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Articles by Erica Janes

Erica earned her B.Sc. in Biology from the University of Victoria. An indigenous northerner, she has worked as a naturalist and heritage interpreter and forestry research technician in coastal BC, but chose to return to the boreal forest in 2003. She has dedicated her time to conservation in the NWT with CPAWS since 2005, and spends as much of her time as possible exploring the wild places near Yellowknife with her young family.

A week with the Ni Hat’Ni Dene Rangers

In mid-July, I spent a week with this season’s two Ni Hat’Ni Dene Ranger Crews outside of the community of Lutsel K’e, on the East Arm of Great Slave Lake, NWT. Ni Hat’ni Dene translates as “watchers of the land” from Chipewyan, the local Dene language. Each summer, two crews of local Lutsel K’e Dene First Nation (LKDFN) members keep watch over the land and water of the East Arm.

Public Opinion Strongly in Favour of Thaidene Nene

CPAWS has been working with the Lutsel K’e Dene First Nation (LKDFN) since early 2011 to help build awareness and support for protecting Thaidene Nene, the Land of the Ancestors. Thaidene Nene is a spectacular northern landscape with numerous ecological and cultural values; a globally-significant carbon sink that once protected, will foster ecological integrity, cultural continuity, and economic sustainability in the core of the LKDFN homeland. Stretching from the shores of the East Arm of Great Slave Lake, and up through the boreal forest and into the tundra, Thaidene Nene is a well-loved and relatively well-visited part of the region.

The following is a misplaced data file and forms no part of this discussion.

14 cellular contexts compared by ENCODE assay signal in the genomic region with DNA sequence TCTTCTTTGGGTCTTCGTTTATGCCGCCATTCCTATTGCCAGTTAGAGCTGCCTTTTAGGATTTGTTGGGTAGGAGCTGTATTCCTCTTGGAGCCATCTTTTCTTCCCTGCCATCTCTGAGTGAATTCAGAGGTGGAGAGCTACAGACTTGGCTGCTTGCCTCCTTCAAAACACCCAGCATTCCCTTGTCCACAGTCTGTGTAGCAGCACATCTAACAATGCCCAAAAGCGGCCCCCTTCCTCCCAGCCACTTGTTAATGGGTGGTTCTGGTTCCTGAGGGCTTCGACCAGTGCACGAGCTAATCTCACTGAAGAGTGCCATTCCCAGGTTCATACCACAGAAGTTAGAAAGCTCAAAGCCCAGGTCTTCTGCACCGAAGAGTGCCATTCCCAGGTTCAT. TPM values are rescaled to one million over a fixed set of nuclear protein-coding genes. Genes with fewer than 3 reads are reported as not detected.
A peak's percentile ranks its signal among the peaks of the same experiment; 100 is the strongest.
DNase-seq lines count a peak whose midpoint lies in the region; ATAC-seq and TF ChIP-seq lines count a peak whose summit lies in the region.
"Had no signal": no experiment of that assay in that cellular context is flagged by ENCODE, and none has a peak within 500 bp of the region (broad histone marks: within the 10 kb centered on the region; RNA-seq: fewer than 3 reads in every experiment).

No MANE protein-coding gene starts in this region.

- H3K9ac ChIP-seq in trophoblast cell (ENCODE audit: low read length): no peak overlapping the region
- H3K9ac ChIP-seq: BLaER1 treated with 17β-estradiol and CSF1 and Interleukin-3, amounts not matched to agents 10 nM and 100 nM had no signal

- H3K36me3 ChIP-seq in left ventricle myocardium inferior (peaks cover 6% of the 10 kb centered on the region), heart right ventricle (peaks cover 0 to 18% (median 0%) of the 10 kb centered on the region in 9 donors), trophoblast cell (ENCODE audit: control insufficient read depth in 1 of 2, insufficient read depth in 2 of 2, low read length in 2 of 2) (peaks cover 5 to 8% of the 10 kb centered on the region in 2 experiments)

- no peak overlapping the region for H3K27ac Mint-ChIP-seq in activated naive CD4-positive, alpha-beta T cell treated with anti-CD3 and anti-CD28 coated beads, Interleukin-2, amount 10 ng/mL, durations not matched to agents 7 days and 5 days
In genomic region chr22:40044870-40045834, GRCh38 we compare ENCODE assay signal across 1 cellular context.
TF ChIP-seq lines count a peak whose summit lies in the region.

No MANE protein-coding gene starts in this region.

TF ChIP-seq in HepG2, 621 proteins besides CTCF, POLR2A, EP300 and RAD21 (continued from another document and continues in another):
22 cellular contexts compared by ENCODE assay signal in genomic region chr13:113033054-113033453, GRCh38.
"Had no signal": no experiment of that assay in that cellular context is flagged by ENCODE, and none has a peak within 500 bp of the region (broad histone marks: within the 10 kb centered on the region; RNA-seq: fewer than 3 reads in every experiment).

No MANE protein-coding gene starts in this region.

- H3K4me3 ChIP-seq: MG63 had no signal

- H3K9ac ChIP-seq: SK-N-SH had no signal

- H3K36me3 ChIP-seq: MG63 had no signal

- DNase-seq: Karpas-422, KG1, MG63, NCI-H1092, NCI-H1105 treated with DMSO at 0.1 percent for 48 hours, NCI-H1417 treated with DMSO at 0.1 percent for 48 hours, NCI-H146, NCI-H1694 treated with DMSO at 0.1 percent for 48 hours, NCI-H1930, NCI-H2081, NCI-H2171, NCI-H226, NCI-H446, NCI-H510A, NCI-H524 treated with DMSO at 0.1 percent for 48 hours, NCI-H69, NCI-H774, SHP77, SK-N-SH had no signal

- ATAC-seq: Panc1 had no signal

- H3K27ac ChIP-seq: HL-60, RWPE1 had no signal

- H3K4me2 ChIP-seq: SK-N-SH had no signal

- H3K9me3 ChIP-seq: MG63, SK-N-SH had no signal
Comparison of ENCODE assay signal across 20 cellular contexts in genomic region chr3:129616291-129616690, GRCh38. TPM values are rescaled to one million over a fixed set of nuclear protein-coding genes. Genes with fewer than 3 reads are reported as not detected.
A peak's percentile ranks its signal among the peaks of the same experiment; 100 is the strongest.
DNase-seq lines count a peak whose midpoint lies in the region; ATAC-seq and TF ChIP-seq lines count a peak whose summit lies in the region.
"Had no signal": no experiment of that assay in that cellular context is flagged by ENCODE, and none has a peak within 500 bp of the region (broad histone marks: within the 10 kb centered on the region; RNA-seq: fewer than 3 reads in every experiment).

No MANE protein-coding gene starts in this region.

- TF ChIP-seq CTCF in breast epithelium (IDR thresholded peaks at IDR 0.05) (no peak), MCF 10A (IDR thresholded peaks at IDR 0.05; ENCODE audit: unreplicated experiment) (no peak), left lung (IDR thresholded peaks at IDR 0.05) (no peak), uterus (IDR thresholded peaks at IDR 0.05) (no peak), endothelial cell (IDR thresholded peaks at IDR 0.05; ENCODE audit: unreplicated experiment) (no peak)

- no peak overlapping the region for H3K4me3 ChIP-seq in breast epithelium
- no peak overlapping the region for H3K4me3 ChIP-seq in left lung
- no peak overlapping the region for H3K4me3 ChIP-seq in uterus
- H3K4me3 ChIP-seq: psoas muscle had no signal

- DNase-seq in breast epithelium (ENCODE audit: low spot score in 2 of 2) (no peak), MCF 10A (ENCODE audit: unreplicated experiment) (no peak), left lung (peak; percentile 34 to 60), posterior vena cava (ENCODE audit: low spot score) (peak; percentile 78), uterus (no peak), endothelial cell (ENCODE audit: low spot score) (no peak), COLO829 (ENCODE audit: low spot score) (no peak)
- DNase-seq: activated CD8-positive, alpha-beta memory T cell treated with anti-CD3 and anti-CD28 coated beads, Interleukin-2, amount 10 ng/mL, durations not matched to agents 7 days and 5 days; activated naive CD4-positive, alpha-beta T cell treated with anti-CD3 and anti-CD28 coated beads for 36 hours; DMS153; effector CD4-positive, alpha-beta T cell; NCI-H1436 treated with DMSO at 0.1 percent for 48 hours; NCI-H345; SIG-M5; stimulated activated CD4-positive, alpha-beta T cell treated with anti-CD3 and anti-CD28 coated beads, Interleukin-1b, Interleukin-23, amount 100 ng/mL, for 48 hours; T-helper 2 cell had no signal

Lutsel K’e youth learning to guide on the Nahanni River

  • Published on Jan 16 2014 |
  • by Erica Janes |
  • This article is tagged as:

This past summer, Jake Basil and Damien Kailek of Lutsel K’e learned the ropes as river guides on the South Nahanni River with the good folks at Nahanni Wilderness Adventures. Having showed their potential working as escorts for a June school rafting trip on the Nahanni, both were invited to do personalized, on-the-river training with NWA. By the end of the season, they piloted their own raft down the river, and NWA owner David Hibbard was enthusing about both of their performances and potential as river guides. David hopes to welcome them back this coming spring with additional training and guiding opportunities.

Thaidene Nene: what’s in a name?

Thaidene Nene translates from Chipewyan as ‘the Land of the Ancestors’. It’s the name that the Lutsel K’e Dene First Nation has chosen for the core of their huge traditional homeland - a place identified a decade ago by the community elders as a proposed protected area. It also includes lands and waters proposed by Parks Canada in 1970 to become “East Arm National Park”. The story of how the name has changed is also the story of how the Lutsel K’e Dene have determinedly charted their own course for more than 40 years.

Thaidene Nene Initiative Winner of Arctic Inspiration Prize

Last night, I attended the inaugural awarding of the Arctic Inspiration Prize at a ceremony in Vancouver. I was thrilled to be representing CPAWS as part of the Thaidene Nene Initiative Team that traveled from across the country to attend this exciting event recognizing excellence in Canada’s North. The Lutsel K’e Dene First Nation and their partners have been awarded a portion of this new prize for their inspirational and innovative work to protect their 35,000 square kilometre traditional homeland and age-old traditions that are deeply connected to it.

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